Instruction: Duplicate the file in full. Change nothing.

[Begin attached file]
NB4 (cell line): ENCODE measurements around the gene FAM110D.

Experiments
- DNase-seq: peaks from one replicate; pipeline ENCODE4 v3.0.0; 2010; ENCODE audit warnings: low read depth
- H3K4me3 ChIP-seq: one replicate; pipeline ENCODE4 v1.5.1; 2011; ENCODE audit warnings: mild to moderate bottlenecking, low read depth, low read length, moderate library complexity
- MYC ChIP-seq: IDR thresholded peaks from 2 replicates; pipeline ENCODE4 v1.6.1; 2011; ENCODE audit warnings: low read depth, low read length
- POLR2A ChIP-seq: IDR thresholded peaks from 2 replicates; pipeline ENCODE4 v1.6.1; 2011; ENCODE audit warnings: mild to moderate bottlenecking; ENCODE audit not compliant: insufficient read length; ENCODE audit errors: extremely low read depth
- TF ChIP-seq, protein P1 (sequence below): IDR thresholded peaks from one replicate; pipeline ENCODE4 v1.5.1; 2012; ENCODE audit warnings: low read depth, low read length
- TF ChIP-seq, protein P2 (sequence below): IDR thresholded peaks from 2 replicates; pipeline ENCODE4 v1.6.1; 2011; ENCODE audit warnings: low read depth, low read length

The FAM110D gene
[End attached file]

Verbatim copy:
NB4 (cell line): ENCODE measurements around the gene FAM110D.

Experiments
- DNase-seq: peaks from one replicate; pipeline ENCODE4 v3.0.0; 2010; ENCODE audit warnings: low read depth
- H3K4me3 ChIP-seq: one replicate; pipeline ENCODE4 v1.5.1; 2011; ENCODE audit warnings: mild to moderate bottlenecking, low read depth, low read length, moderate library complexity
- MYC ChIP-seq: IDR thresholded peaks from 2 replicates; pipeline ENCODE4 v1.6.1; 2011; ENCODE audit warnings: low read depth, low read length
- POLR2A ChIP-seq: IDR thresholded peaks from 2 replicates; pipeline ENCODE4 v1.6.1; 2011; ENCODE audit warnings: mild to moderate bottlenecking; ENCODE audit not compliant: insufficient read length; ENCODE audit errors: extremely low read depth
- TF ChIP-seq, protein P1 (sequence below): IDR thresholded peaks from one replicate; pipeline ENCODE4 v1.5.1; 2012; ENCODE audit warnings: low read depth, low read length
- TF ChIP-seq, protein P2 (sequence below): IDR thresholded peaks from 2 replicates; pipeline ENCODE4 v1.6.1; 2011; ENCODE audit warnings: low read depth, low read length

The FAM110D gene